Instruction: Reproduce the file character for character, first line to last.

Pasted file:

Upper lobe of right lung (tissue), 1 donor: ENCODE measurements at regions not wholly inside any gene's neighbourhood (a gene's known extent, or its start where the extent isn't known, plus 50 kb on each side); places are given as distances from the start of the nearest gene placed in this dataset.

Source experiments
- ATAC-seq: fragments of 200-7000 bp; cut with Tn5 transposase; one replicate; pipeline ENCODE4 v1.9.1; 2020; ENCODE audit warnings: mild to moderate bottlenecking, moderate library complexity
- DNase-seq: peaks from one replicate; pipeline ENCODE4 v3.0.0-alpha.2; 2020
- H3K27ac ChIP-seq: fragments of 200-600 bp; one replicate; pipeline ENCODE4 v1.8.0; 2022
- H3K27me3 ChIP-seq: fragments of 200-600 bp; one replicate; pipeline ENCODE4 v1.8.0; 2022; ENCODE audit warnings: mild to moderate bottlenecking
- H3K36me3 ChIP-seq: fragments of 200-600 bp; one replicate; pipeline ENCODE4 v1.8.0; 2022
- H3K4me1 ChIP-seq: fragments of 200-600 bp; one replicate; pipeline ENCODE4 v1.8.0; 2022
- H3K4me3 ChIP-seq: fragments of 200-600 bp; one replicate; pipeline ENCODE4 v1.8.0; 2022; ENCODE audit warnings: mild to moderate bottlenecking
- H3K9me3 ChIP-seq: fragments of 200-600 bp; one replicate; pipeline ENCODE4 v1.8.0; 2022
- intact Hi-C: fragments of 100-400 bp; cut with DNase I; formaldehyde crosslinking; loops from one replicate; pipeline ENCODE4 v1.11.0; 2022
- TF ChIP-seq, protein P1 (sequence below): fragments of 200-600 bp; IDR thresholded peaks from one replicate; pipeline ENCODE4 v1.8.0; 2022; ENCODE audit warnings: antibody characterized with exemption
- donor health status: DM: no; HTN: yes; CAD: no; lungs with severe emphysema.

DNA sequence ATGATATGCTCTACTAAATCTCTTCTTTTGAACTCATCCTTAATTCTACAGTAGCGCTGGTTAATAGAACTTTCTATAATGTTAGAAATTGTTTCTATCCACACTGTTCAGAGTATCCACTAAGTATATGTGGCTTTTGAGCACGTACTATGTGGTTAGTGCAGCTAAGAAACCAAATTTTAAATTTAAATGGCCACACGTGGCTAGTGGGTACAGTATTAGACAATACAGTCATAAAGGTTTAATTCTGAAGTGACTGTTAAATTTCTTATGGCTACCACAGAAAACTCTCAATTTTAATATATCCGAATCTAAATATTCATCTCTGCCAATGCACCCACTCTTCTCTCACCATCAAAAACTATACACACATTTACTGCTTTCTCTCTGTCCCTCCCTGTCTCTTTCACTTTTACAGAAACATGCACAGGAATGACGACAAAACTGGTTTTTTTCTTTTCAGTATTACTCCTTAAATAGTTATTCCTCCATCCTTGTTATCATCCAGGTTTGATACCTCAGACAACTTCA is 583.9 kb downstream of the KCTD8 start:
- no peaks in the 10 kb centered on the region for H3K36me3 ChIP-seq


Upper lobe of right lung (tissue), 1 donor: ENCODE measurements at regions not wholly inside any gene's neighbourhood (a gene's known extent, or its start where the extent isn't known, plus 50 kb on each side); places are given as distances from the start of the nearest gene placed in this dataset.

Source experiments
- ATAC-seq: fragments of 200-7000 bp; cut with Tn5 transposase; one replicate; pipeline ENCODE4 v1.9.1; 2020; ENCODE audit warnings: mild to moderate bottlenecking, moderate library complexity
- DNase-seq: peaks from one replicate; pipeline ENCODE4 v3.0.0-alpha.2; 2020
- H3K27ac ChIP-seq: fragments of 200-600 bp; one replicate; pipeline ENCODE4 v1.8.0; 2022
- H3K27me3 ChIP-seq: fragments of 200-600 bp; one replicate; pipeline ENCODE4 v1.8.0; 2022; ENCODE audit warnings: mild to moderate bottlenecking
- H3K36me3 ChIP-seq: fragments of 200-600 bp; one replicate; pipeline ENCODE4 v1.8.0; 2022
- H3K4me1 ChIP-seq: fragments of 200-600 bp; one replicate; pipeline ENCODE4 v1.8.0; 2022
- H3K4me3 ChIP-seq: fragments of 200-600 bp; one replicate; pipeline ENCODE4 v1.8.0; 2022; ENCODE audit warnings: mild to moderate bottlenecking
- H3K9me3 ChIP-seq: fragments of 200-600 bp; one replicate; pipeline ENCODE4 v1.8.0; 2022
- intact Hi-C: fragments of 100-400 bp; cut with DNase I; formaldehyde crosslinking; loops from one replicate; pipeline ENCODE4 v1.11.0; 2022
- TF ChIP-seq, protein P1 (sequence below): fragments of 200-600 bp; IDR thresholded peaks from one replicate; pipeline ENCODE4 v1.8.0; 2022; ENCODE audit warnings: antibody characterized with exemption
- donor health status: DM: no; HTN: yes; CAD: no; lungs with severe emphysema.

DNA sequence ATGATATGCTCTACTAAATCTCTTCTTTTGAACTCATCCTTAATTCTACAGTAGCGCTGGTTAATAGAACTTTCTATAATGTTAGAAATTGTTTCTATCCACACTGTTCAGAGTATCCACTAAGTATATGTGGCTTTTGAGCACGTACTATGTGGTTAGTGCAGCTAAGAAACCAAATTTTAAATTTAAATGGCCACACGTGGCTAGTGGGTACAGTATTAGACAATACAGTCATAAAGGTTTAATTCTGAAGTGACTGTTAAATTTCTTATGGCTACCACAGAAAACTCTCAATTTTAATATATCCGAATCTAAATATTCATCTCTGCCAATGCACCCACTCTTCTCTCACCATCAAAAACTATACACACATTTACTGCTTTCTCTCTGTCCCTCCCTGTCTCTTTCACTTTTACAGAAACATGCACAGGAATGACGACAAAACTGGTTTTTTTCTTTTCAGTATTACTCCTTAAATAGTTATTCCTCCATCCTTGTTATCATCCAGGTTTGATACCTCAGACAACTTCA is 583.9 kb downstream of the KCTD8 start:
- no peaks in the 10 kb centered on the region for H3K36me3 ChIP-seq